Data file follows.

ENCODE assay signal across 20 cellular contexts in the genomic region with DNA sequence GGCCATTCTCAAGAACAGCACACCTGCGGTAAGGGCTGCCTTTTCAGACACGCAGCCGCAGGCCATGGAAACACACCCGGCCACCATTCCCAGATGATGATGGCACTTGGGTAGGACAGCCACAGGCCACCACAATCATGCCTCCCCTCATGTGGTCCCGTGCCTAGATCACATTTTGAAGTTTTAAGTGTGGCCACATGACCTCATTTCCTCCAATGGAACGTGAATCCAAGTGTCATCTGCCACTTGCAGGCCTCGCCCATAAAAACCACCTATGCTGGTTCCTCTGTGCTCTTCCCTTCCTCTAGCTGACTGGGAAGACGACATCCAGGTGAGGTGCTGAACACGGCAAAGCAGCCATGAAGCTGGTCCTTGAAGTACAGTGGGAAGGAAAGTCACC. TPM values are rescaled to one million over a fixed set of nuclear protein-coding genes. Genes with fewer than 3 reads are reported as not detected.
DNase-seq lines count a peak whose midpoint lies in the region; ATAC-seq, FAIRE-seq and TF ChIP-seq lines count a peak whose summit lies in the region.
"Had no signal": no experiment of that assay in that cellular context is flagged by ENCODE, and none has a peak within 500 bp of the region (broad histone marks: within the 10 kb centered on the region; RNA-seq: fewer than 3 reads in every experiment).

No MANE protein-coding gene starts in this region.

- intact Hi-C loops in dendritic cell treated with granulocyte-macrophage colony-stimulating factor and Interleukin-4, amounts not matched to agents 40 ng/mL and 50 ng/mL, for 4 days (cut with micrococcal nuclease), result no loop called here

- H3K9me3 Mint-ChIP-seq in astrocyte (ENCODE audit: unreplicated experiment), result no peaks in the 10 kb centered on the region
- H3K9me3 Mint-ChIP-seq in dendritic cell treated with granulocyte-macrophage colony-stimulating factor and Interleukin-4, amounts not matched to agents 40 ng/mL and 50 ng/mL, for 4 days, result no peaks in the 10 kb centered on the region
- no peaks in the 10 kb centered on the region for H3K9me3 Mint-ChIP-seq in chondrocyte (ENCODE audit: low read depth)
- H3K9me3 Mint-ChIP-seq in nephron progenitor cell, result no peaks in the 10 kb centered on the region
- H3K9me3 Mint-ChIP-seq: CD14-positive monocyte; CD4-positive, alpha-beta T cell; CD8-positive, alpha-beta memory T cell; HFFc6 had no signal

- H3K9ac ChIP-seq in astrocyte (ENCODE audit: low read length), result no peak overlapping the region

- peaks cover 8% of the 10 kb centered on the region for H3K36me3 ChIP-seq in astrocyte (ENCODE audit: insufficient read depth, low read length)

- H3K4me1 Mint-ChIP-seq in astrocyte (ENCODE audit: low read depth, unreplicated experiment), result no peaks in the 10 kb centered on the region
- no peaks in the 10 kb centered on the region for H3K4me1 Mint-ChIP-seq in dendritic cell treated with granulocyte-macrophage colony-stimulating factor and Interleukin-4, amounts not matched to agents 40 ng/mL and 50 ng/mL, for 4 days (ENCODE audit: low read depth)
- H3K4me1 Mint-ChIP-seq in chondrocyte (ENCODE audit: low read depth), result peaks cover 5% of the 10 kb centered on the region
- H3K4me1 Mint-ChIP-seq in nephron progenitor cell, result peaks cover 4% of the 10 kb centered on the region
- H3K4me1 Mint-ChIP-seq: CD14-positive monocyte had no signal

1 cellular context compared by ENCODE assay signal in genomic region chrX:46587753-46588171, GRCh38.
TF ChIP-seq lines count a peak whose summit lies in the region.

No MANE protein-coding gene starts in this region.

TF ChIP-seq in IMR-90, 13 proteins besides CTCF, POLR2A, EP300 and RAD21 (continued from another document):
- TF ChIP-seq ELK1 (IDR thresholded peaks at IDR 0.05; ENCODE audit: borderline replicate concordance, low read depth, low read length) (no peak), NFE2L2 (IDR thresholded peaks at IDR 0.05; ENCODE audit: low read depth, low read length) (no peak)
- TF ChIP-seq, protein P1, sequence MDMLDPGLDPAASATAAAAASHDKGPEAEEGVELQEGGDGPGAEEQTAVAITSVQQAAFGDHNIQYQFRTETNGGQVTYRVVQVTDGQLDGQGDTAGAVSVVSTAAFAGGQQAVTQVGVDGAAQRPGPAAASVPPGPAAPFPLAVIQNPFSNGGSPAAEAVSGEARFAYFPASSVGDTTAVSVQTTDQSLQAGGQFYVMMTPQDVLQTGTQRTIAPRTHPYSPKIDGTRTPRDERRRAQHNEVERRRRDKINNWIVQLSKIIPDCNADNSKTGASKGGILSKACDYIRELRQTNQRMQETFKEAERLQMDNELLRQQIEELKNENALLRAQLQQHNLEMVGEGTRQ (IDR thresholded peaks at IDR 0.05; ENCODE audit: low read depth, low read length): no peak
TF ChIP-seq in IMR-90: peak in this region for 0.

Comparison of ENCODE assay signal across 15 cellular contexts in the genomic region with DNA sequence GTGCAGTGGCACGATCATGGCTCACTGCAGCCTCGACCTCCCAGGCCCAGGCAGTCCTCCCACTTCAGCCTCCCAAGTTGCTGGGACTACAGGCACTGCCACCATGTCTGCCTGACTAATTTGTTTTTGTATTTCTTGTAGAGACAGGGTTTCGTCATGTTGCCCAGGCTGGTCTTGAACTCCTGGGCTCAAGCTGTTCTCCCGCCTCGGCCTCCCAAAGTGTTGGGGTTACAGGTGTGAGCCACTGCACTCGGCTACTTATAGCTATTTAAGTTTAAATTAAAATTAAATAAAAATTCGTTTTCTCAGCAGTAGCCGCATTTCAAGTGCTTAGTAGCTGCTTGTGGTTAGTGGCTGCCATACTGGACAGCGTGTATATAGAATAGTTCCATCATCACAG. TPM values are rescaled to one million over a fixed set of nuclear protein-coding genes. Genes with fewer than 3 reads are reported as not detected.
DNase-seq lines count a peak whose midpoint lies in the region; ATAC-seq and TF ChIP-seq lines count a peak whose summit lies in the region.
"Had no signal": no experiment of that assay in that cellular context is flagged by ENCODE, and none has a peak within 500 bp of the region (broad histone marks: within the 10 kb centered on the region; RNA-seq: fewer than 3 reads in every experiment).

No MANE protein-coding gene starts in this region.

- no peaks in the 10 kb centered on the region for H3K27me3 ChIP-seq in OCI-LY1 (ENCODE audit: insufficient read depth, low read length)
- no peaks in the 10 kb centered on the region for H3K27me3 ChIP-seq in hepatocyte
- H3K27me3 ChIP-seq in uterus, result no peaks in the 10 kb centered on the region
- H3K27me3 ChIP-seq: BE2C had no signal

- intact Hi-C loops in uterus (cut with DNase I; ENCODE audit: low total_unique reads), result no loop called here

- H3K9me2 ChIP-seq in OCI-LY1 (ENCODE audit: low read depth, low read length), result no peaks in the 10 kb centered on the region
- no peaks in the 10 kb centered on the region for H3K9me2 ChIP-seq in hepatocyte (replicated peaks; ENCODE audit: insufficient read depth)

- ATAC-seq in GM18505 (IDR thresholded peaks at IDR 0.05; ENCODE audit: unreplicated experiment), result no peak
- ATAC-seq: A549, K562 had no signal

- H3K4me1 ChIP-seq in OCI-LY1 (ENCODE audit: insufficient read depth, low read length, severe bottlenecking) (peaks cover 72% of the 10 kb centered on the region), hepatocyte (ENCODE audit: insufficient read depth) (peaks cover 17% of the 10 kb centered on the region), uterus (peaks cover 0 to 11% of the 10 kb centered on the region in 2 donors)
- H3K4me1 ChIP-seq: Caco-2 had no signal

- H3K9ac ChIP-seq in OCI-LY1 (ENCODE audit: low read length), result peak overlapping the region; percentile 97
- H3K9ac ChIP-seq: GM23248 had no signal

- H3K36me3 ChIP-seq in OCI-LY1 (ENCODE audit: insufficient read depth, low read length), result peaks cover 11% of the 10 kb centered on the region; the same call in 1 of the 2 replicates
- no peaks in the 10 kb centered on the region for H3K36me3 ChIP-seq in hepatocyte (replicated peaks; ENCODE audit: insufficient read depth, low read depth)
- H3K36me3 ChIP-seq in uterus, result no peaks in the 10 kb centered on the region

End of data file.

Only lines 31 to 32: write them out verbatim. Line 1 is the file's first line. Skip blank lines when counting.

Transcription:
- H3K27me3 ChIP-seq in uterus, result no peaks in the 10 kb centered on the region
- H3K27me3 ChIP-seq: BE2C had no signal